Speeches (Lines) for Flute
in "Midsummer Night's Dream"

Total: 18

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# Act, Scene, Line
(Click to see in context)
Speech text

1

I,2,303

Here, Peter Quince.

2

I,2,305

What is Thisby? a wandering knight?

3

I,2,307

Nay, faith, let me not play a woman; I have a beard coming.

4

III,1,903

Must I speak now?

5

III,1,906

Most radiant Pyramus, most lily-white of hue,
Of colour like the red rose on triumphant brier,
Most brisky juvenal and eke most lovely Jew,
As true as truest horse that yet would never tire,
I'll meet thee, Pyramus, at Ninny's tomb.

6

III,1,915

O,—As true as truest horse, that yet would
never tire.

7

IV,2,1787

If he come not, then the play is marred: it goes
not forward, doth it?

8

IV,2,1791

No, he hath simply the best wit of any handicraft
man in Athens.

9

IV,2,1795

You must say 'paragon:' a paramour is, God bless us,
a thing of naught.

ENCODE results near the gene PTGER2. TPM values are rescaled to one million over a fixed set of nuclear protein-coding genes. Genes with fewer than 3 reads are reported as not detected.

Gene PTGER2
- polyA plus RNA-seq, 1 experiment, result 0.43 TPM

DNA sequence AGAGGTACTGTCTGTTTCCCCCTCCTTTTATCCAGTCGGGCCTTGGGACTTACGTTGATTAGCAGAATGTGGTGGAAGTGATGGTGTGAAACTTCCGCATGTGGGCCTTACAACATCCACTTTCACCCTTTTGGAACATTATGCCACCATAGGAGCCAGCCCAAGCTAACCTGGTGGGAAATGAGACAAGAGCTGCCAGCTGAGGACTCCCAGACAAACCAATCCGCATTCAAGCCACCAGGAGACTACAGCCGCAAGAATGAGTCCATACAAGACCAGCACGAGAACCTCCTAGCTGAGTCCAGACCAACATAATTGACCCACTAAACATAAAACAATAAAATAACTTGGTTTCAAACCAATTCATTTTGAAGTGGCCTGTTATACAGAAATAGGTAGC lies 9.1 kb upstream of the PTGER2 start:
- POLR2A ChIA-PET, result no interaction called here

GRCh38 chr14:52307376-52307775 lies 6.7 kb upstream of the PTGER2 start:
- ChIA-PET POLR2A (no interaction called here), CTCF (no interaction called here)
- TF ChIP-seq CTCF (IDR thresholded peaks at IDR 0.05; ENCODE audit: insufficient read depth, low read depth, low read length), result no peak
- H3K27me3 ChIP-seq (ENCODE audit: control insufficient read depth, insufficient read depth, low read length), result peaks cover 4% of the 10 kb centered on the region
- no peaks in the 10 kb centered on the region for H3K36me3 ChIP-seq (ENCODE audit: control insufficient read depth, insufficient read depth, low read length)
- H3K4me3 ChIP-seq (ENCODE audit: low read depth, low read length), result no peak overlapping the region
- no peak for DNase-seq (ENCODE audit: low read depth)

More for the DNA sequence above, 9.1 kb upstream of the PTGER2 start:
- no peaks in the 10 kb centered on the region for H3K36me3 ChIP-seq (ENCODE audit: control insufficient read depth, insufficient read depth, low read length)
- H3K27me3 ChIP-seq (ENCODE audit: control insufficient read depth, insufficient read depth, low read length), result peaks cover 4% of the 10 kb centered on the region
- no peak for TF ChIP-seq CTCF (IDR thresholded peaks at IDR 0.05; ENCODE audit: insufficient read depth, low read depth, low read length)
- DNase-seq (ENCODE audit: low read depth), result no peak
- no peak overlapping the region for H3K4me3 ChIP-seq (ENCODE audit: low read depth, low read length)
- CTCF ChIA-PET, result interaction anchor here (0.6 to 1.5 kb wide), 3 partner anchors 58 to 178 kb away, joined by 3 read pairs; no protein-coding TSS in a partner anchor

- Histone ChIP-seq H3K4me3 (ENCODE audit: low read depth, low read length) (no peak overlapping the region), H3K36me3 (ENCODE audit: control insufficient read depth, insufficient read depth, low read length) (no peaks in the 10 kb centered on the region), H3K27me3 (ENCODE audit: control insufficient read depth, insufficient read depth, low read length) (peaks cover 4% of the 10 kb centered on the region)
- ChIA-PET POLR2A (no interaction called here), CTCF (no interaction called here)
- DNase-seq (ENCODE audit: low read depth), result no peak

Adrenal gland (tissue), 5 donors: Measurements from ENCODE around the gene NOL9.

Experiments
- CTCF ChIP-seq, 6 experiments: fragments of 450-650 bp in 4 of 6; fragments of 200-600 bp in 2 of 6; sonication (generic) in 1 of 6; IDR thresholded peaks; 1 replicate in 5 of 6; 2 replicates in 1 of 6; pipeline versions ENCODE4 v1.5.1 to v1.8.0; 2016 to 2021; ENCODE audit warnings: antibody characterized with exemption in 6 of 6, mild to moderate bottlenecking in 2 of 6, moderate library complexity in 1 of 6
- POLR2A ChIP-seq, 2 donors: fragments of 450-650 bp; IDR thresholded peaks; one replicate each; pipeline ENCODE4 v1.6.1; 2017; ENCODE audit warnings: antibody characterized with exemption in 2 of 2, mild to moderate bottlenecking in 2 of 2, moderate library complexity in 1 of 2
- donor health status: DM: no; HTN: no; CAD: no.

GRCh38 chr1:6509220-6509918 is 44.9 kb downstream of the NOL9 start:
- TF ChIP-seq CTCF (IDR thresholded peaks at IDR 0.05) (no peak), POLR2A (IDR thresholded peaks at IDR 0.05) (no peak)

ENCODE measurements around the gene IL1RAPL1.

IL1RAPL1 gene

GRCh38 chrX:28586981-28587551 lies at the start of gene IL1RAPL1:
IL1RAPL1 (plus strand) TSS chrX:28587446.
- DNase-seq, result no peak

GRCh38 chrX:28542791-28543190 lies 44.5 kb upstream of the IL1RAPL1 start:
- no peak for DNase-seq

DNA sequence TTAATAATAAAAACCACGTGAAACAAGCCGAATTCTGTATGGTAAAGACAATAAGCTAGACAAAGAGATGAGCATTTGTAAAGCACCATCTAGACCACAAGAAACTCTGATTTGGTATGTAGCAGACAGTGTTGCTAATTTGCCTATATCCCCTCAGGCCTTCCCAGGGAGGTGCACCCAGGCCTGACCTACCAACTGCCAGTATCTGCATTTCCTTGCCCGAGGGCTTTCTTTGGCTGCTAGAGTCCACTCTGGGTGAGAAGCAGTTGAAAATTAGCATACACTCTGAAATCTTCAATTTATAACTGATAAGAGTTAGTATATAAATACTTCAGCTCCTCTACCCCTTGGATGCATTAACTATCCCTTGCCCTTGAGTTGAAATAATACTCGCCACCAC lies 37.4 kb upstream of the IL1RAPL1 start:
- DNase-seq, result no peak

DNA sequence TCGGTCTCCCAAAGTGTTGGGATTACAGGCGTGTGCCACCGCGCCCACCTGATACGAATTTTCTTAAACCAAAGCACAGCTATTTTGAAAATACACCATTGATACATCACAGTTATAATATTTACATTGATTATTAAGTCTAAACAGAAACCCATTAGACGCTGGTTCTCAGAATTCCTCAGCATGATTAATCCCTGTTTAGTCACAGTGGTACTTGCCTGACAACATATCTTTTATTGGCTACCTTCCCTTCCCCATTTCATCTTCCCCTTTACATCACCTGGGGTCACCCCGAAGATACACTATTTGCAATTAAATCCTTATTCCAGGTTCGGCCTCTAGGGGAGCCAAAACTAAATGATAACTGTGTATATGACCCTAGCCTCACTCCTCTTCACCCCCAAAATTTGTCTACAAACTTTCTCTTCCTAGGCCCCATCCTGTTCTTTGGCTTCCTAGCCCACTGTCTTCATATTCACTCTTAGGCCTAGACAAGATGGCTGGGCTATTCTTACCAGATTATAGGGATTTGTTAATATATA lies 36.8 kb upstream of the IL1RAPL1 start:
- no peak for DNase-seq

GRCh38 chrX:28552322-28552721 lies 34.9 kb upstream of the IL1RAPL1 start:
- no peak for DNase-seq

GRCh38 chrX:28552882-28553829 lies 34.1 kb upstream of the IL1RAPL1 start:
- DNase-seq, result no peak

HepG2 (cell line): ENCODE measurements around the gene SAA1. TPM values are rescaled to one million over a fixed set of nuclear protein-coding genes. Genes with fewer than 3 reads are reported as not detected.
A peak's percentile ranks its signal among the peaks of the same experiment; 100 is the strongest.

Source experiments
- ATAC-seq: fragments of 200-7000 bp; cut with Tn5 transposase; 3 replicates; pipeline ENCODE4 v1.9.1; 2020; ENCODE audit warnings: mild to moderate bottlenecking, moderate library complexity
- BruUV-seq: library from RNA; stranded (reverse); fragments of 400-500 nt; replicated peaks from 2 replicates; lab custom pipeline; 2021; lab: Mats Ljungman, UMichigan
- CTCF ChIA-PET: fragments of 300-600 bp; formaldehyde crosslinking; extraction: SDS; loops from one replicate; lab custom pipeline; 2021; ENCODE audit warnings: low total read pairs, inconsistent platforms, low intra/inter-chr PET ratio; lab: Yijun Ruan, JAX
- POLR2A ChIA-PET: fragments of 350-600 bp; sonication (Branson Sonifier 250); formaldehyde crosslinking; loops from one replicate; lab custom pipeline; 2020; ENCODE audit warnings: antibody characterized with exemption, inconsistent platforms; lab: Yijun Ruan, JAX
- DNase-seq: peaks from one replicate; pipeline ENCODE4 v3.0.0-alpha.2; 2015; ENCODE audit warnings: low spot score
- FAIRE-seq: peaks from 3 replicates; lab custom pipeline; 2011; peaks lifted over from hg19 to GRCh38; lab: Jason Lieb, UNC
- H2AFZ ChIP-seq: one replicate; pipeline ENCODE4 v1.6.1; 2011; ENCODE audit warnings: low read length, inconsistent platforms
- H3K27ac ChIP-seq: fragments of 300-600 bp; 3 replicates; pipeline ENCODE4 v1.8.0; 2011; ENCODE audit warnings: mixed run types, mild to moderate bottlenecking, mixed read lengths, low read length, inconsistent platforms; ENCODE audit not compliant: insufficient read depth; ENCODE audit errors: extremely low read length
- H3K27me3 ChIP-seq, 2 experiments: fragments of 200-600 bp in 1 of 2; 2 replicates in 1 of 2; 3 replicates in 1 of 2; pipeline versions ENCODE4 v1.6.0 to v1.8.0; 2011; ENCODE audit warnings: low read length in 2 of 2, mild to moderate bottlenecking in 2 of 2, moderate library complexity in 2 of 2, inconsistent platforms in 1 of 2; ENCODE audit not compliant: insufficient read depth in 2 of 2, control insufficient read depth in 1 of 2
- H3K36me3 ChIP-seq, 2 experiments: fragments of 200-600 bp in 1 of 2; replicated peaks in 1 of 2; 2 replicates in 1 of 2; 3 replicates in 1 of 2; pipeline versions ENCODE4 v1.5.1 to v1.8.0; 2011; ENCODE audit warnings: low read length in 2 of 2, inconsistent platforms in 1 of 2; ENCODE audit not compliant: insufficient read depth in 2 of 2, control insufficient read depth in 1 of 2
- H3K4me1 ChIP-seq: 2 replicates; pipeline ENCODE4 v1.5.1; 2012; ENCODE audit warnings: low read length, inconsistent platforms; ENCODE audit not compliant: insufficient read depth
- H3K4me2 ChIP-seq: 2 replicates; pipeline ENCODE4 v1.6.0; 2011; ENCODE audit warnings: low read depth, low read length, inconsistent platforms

10

IV,2,1802

O sweet bully Bottom! Thus hath he lost sixpence a
day during his life; he could not have 'scaped
sixpence a day: an the duke had not given him
sixpence a day for playing Pyramus, I'll be hanged;
he would have deserved it: sixpence a day in
Pyramus, or nothing.

11

V,1,2032

[as Thisbe] O wall, full often hast thou heard my moans,
For parting my fair Pyramus and me!
My cherry lips have often kiss'd thy stones,
Thy stones with lime and hair knit up in thee.

12

V,1,2038

[as Thisbe] My love thou art, my love I think.

13

V,1,2041

[as Thisbe] And I like Helen, till the Fates me kill.

14

V,1,2043

[as Thisbe] As Shafalus to Procrus, I to you.

15

V,1,2045

[as Thisbe] I kiss the wall's hole, not your lips at all.

16

V,1,2047

[as Thisbe] 'Tide life, 'tide death, I come without delay.

17

V,1,2102

[as Thisbe] This is old Ninny's tomb. Where is my love?

18

V,1,2169

[as Thisbe] Asleep, my love?
What, dead, my dove?
O Pyramus, arise!
Speak, speak. Quite dumb?
Dead, dead? A tomb
Must cover thy sweet eyes.
These My lips,
This cherry nose,
These yellow cowslip cheeks,
Are gone, are gone:
Lovers, make moan:
His eyes were green as leeks.
O Sisters Three,
Come, come to me,
With hands as pale as milk;
Lay them in gore,
Since you have shore
With shears his thread of silk.
Tongue, not a word:
Come, trusty sword;
Come, blade, my breast imbrue:
[Stabs herself]
And, farewell, friends;
Thus Thisby ends:
Adieu, adieu, adieu.

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